Royal Mail will issue a set of eight stamps on July 1 to mark the 50th anniversary of the first Pride rally in the UK, which took place on the same day in 1972.

The issue represents the 50-year story of the Pride movement, which celebrates diversity and individualism within the LGBTQ+ community (lesbian, gay, bisexual, transgender, queer and others), and raises awareness of discrimination and inequality.

The colourful designs all feature people marching joyously, while showing variations and developments in dress, slogans, banners and flags.

The Pride events that take place in towns and cities across the UK today trace their origins back to the first Gay Pride Rally, which was organised by the Gay Liberation Front.

The march from Trafalgar Square to Hyde Park in London was in turn inspired by events in the USA commemorating the anniversary of the Stonewall riots, in which the LGBTQ+ community in New York had fought back against police discrimination in 1969.

After being expressly illegal for more than 400 years, homosexuality had been partially decriminalised in England and Wales in 1967, yet arrests of gay and bisexual men for gross indecency had actually increased. The spirit of the Gay Pride Rally was one of defiant visibility, with a ‘kiss-in’ organised as a mass display of same-sex affection.

During the first decade of Pride events, safety was a priority issue, as violent assaults on members of the LGBTQ+ community were common.

During the 1980s, discrimination worsened in the wake of the AIDS epidemic, and there was a backlash against Section 28 of the Local Government Act, 1988, which banned local authorities and schools from ‘promoting’ homosexuality.

Throughout the 1990s, Pride events spread across the UK and attendances grew, with annual marches in Scotland (alternating between Edinburgh and Glasgow) and Wales (in Cardiff).

In the 21st century, social attitudes have changed and legal rights have improved. Same-sex couples won the right to adopt from 2002, Section 28 was repealed in 2003, same-sex civil partnerships were legalised in 2004, and same-sex marriage was permitted from 2014.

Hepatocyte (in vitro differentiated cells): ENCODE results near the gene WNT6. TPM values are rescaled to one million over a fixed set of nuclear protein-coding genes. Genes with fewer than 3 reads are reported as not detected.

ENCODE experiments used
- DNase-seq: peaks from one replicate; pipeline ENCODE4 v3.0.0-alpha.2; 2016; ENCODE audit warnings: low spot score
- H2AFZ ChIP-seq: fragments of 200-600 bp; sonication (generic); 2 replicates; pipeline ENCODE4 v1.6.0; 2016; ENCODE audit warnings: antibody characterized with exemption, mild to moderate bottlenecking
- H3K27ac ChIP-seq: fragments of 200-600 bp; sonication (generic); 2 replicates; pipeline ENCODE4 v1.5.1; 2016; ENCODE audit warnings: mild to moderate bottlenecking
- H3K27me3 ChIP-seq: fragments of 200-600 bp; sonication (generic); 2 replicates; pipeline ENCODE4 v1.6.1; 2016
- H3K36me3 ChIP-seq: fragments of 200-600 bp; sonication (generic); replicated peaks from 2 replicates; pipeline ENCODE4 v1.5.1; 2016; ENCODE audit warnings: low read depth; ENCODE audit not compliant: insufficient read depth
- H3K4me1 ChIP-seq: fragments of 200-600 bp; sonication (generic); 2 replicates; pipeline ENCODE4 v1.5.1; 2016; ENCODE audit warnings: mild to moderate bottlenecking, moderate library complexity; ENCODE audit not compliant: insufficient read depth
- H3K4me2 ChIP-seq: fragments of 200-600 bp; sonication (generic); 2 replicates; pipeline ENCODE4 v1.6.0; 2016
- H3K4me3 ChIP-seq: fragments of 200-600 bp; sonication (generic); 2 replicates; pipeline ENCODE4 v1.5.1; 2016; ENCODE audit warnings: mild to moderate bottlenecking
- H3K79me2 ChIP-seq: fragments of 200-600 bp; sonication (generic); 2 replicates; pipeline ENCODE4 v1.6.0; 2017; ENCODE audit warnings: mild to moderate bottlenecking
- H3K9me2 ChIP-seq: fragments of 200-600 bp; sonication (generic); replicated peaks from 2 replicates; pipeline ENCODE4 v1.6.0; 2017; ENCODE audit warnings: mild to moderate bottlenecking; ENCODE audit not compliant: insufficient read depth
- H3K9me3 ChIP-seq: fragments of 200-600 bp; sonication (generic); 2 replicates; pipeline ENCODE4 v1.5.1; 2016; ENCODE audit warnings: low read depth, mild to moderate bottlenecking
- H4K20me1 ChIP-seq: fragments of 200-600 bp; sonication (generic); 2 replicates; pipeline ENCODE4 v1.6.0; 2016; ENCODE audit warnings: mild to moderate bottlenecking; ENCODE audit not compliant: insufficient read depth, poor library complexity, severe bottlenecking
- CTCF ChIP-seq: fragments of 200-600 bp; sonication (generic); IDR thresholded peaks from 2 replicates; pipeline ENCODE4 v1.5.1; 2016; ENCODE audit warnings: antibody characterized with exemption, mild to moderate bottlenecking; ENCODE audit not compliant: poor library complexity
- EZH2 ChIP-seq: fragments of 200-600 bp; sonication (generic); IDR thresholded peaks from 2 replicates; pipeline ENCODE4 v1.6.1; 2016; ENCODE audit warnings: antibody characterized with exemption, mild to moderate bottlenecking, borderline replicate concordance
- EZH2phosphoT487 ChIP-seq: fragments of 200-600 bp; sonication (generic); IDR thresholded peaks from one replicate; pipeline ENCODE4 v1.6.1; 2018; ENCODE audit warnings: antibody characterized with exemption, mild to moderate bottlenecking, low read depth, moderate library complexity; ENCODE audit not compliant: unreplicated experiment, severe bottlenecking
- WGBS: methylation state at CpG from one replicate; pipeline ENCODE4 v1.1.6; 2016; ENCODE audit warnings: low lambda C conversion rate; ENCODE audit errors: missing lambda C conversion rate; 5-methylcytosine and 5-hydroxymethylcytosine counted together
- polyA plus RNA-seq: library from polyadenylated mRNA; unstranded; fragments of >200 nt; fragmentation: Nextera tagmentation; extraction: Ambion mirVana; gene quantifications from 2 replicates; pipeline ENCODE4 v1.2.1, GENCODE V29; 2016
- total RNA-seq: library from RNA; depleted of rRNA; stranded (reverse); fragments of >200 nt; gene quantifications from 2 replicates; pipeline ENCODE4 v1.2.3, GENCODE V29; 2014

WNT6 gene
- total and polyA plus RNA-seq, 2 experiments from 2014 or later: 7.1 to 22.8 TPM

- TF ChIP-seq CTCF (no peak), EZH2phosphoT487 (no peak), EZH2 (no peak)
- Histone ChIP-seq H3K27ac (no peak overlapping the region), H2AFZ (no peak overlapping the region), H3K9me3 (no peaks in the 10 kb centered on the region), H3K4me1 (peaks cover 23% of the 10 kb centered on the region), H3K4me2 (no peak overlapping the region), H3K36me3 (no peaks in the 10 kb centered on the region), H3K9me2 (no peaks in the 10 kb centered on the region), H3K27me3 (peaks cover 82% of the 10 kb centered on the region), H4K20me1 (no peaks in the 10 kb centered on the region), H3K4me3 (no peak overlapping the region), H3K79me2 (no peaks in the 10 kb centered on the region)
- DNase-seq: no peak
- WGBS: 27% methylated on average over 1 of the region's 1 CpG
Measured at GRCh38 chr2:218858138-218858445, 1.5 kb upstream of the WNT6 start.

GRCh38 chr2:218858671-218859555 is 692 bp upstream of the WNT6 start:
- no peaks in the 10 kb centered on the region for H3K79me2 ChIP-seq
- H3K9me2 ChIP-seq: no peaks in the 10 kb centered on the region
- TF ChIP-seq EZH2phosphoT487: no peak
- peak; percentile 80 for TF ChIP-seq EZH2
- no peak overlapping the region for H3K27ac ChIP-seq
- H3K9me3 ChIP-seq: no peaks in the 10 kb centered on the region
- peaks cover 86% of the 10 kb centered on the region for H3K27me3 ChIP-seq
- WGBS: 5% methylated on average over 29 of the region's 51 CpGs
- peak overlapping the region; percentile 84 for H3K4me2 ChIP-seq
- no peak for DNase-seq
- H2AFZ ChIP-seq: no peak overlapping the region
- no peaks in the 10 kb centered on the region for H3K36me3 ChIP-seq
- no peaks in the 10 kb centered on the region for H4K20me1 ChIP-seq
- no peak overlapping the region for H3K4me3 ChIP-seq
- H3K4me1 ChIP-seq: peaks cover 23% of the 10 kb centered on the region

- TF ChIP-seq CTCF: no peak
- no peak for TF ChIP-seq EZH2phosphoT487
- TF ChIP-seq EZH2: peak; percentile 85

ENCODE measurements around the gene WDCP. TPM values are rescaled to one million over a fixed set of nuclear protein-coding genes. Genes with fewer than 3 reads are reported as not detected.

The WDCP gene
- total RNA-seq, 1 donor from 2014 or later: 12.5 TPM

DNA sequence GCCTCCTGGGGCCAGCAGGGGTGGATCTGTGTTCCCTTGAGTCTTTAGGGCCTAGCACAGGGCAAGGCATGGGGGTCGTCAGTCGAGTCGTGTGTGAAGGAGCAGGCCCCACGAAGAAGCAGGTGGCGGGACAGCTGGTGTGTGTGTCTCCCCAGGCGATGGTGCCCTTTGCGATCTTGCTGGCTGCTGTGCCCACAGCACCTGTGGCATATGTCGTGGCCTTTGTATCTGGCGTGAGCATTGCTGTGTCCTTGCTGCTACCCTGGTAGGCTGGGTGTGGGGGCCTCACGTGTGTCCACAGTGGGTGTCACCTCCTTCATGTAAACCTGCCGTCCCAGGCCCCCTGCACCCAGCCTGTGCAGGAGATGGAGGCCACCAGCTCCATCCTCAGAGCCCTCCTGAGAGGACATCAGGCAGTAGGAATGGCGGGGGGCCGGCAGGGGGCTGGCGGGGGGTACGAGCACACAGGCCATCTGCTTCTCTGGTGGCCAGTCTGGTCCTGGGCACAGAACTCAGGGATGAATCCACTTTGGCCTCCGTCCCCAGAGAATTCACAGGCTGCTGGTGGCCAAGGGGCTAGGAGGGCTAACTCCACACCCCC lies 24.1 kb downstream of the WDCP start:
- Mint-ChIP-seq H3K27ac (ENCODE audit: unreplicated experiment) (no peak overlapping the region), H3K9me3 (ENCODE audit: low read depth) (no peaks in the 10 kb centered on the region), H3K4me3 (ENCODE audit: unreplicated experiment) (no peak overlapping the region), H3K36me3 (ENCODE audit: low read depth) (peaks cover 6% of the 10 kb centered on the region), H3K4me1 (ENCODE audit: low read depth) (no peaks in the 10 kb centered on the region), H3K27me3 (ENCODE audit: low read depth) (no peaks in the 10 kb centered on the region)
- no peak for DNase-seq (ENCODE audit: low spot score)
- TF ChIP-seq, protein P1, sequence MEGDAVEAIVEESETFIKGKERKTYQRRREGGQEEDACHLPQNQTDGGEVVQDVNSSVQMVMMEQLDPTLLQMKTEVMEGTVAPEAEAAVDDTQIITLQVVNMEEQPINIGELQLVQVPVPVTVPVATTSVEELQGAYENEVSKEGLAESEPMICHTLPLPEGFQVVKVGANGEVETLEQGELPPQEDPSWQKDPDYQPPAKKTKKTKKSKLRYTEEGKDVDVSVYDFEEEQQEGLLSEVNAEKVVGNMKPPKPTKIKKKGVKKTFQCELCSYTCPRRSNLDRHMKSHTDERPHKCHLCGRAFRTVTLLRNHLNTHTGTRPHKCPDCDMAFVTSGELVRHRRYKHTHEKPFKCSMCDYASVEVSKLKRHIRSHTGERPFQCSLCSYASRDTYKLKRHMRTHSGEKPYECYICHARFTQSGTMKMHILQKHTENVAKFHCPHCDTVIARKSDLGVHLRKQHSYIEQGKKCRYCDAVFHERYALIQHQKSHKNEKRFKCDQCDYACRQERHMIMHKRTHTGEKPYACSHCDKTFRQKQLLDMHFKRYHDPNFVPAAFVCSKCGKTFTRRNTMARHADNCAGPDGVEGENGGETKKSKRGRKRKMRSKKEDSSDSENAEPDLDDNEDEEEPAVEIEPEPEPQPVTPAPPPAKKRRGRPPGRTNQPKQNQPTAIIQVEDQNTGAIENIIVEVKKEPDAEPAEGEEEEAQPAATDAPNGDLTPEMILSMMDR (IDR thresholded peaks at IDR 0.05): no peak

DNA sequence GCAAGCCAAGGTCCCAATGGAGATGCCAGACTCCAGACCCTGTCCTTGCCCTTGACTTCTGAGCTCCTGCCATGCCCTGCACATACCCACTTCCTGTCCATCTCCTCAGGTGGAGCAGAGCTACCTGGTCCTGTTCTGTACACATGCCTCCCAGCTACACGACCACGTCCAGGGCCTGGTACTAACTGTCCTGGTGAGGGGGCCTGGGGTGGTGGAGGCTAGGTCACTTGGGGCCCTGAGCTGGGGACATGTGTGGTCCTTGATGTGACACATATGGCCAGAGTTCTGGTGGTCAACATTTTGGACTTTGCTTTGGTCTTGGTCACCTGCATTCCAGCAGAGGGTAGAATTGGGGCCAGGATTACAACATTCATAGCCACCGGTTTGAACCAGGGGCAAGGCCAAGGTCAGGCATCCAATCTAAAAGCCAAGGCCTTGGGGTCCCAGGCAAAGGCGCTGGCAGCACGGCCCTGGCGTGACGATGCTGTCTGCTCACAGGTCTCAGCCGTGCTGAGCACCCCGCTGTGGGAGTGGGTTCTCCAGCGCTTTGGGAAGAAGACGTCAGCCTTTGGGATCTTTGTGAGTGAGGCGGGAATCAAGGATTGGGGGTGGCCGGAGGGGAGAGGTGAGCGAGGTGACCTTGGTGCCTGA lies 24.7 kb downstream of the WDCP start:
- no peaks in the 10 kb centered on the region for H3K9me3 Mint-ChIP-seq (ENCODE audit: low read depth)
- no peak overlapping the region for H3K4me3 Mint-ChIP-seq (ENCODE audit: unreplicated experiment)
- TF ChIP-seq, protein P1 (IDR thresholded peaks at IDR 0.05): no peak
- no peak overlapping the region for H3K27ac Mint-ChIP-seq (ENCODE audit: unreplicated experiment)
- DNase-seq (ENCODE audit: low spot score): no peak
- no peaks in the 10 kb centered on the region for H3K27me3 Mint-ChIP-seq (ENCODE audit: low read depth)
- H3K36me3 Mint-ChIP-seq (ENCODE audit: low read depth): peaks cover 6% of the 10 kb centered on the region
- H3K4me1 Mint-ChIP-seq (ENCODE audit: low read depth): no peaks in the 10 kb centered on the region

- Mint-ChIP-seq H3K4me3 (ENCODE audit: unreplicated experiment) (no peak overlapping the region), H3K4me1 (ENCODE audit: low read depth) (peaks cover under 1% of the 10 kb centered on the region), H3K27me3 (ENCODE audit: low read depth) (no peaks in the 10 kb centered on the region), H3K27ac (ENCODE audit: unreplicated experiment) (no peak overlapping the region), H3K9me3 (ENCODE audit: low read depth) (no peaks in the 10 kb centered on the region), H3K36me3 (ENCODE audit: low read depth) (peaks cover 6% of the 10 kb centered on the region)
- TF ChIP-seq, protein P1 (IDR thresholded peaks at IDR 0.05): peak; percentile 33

Pride in London, held this year on July 2, remains the main annual celebration in the UK, capable of attracting more than a million people. A signal of its mainstream acceptance is that it has begun to benefit from lucrative corporate sponsorship.

The stamps are vibrantly illustrated by Sofie Birkin, with art direction by NB Studio. Printed in litho by Cartor, they come in se-tenant pairs with composite designs.

Royal Mail consulted with its internal LGBT & Friends Network when planning the issue.

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Pride marchers and couple kissing.

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Pride marchers with Gay Pride flags and ‘Love’ banner.

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Pride marchers with Transgender Pride banner and Non-Binary Pride flag.

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Pride marchers with Progress Pride flag.

Pride marchers with ‘Gay pride’ and ‘Lesbians unite’ banners.

Pride marchers with ‘Glad to be gay’ banner.

Pride marchers and couple kissing with ‘Gay liberation’ banner.

Pride marchers with ‘Love always wins’ and rainbow banners.

Written by journalist and author Amelia Abraham, the presentation pack tells the 50-year story of Pride in the UK.

Stamp cards and a choice of first day covers are available as usual.

Set of 8 stamps £11.20
Presentation pack £12.10
Stamp cards £3.60
First day cover £14.10
Coin covers from £17.50

Not simply a case of jumping on a bandwagon, this issue marks a major anniversary for a key civil rights movement

The images are rather cartoon-like, but their colour and vibrancy match those of Pride events

This set is unlike anything Royal Mail has previously produced, and should get noticed